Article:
I would be very careful of any exercise on manmade surfaces and to keep it to a minimum.
 

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I do grass and dirt whenever possible. I will do concrete or other manmade surfaces if in a hurry and that is all that is available at the moment, which is seldom. It is best for their joints.
 
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Since I started to notice a net of long cuts diced my dogs' paws, I put boots on them, because it's virtually impossible to avoid glass and bramble spikes, walking on paving and jumping onto small stones. Puppies would allow to put anything on them, a grown up would not. It is better to train your puppy to wear a muzzle and boots even if you don't intend to use them very often:
ATHLETIC & ORTHOPAEDIC DOG SHOES, DOG BOOTS & PET FOOTWEAR
Hiking in boots along the streets - yes, but cycling with your dog - no. Cycling - is another lovely method to spend your youngster's energy you may like to learn in the future.
 

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Discussion Starter #12 (Edited)
Since I started to notice a net of long cuts diced my dogs' paws, I put boots on them, because it's virtually impossible to avoid glass and bramble spikes, walking on paving and jumping onto small stones. Puppies would allow to put anything on them, a grown up would not. It is better to train your puppy to wear a muzzle and boots even if you don't intend to use them very often:
ATHLETIC & ORTHOPAEDIC DOG SHOES, DOG BOOTS & PET FOOTWEAR
Hiking in boots along the streets - yes, but cycling with your dog - no. Cycling - is another lovely method to spend your youngster's energy you may like to learn in the future.
That's something to think about. I will be training her to wear a muzzle incase of an emergency.

By the way other than eating an hour after we got back and a bathroom trip outside, she's been sleeping ever since we got back… A little over 2 hours from 10-15 minutes of walking/running in a new place.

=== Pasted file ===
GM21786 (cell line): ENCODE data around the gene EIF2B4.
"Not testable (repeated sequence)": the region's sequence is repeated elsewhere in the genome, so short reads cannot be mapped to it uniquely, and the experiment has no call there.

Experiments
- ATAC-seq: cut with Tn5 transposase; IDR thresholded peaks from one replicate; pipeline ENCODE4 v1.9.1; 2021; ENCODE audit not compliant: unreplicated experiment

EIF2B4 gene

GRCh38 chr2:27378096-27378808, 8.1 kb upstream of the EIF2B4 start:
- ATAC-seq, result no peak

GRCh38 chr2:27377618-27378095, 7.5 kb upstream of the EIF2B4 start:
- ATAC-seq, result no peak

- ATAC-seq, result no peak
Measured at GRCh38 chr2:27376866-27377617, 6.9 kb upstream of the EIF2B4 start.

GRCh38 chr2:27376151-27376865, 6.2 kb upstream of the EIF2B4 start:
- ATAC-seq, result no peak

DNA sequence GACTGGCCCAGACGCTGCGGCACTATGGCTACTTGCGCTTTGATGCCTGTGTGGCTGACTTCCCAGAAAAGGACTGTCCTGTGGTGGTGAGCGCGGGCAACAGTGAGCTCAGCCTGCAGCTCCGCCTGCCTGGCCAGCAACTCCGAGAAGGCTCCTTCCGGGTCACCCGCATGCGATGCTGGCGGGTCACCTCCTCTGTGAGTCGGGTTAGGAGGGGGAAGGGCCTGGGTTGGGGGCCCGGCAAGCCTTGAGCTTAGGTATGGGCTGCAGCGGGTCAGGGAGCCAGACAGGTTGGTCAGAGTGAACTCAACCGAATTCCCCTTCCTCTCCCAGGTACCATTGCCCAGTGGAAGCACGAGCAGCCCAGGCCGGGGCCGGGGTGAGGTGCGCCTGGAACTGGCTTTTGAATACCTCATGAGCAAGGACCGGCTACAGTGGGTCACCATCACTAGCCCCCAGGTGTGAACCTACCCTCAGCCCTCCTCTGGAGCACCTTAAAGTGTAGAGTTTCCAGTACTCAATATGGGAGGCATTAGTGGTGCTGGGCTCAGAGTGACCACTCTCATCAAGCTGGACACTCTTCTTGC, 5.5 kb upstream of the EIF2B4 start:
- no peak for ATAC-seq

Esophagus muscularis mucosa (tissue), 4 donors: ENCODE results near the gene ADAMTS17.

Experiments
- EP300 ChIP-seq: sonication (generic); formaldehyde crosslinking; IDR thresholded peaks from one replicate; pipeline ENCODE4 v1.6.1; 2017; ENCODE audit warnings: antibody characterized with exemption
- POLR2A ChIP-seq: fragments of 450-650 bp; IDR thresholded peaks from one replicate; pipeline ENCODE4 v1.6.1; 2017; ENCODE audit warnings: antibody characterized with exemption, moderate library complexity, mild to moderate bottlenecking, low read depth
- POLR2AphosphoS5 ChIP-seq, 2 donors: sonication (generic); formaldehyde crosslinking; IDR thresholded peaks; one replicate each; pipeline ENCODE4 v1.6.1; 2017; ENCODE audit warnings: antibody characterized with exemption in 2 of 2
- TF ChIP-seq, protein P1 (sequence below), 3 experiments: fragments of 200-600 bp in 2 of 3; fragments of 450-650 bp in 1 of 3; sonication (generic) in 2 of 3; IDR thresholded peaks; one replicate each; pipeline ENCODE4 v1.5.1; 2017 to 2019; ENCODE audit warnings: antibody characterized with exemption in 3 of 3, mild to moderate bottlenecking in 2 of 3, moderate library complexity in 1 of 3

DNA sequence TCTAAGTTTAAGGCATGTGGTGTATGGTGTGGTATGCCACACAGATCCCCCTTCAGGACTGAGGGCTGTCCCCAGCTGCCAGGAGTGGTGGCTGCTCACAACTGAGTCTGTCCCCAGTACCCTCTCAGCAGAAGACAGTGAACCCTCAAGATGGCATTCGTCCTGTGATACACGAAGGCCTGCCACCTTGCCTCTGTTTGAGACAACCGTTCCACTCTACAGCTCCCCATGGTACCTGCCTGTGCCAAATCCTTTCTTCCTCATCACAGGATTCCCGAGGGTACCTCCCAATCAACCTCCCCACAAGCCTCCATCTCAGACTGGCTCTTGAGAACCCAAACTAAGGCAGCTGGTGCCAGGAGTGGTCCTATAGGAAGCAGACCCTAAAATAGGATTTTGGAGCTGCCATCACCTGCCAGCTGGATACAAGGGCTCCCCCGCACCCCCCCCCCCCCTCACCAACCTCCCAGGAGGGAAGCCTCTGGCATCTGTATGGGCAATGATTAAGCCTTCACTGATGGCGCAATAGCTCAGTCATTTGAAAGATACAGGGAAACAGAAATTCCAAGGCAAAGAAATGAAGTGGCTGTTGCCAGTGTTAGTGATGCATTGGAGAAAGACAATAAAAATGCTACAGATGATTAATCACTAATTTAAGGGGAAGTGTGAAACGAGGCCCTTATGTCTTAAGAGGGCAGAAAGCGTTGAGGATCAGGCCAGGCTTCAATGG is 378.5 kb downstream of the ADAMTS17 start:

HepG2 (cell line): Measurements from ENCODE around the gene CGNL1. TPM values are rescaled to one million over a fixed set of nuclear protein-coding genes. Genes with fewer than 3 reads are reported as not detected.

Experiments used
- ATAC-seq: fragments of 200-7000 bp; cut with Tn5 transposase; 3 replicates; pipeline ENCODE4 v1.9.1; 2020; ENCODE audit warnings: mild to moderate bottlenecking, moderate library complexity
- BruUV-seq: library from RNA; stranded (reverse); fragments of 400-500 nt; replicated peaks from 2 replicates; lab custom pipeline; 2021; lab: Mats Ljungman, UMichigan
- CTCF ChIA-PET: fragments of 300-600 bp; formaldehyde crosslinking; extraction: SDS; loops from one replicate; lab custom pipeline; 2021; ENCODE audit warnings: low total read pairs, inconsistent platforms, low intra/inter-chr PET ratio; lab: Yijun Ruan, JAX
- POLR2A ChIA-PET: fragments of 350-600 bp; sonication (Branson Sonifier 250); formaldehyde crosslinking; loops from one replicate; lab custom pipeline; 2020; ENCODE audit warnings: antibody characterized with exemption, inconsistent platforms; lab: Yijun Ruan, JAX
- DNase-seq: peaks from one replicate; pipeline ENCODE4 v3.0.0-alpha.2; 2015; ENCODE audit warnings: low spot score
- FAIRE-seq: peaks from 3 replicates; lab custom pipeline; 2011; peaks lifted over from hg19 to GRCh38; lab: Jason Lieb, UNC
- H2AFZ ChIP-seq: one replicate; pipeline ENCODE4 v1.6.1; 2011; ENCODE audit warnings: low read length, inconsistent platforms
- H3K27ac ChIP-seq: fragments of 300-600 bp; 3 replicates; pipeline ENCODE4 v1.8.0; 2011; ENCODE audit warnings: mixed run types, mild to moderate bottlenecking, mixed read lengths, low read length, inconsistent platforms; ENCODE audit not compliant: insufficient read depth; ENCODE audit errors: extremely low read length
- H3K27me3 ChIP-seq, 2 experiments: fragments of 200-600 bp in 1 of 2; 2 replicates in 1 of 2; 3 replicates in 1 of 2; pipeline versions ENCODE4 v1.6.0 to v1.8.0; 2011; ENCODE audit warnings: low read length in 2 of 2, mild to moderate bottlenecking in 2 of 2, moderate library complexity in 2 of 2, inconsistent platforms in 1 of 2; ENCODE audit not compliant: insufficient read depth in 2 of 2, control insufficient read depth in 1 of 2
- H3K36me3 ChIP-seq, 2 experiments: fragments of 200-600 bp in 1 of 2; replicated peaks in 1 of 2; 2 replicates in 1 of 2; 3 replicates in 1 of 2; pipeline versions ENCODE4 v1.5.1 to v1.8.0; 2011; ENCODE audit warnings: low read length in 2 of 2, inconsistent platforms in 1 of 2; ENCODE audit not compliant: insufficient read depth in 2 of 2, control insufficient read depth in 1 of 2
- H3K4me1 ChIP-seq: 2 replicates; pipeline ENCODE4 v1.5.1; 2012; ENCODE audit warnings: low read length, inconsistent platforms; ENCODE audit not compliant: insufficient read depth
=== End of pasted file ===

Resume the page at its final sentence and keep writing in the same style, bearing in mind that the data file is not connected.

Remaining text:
I imagine this will make crate training a little easier. She sleeps in the crate at night, but difficult to get her to sleep in it longer than 30 or so minutes during the day, even when I think she's tired.
 

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A little over 2 hours from 10-15 minutes of walking/running in a new place
Overexercising is bad too. By the way, it could be not a bad idea to do her skeleton scans and ask your vet about it, because some exercising can lead to pain in joints later in age.
 

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Bone scans on a ten week old puppy to confirm it can withstand a minimal amount of exercise (15 minute walk is minimal, imo)? Is that common practice? Because it sounds way over the top, to me...

10-15 minutes of leashed exercise every few hours should not be enough to cause damage (long term or otherwise) to a normal, sound dog.
 

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I'm curious where you are located. I'm in NY in a pretty densely populated region (greater Rochester) and I can get away. I've found its more the time you go and if you are willing to get a little dirty.
Your puppy is at a great age to allow off leash walking. I've done this with my boxer when he was a puppy, and now with my gsd. They want to be with you, and will learn to watch you. If you can find a creek even better. I add diatomaceous earth to my dogs food to prevent parasites being ingested.
 

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I'm curious where you are located. I'm in NY in a pretty densely populated region (greater Rochester) and I can get away. I've found its more the time you go and if you are willing to get a little dirty.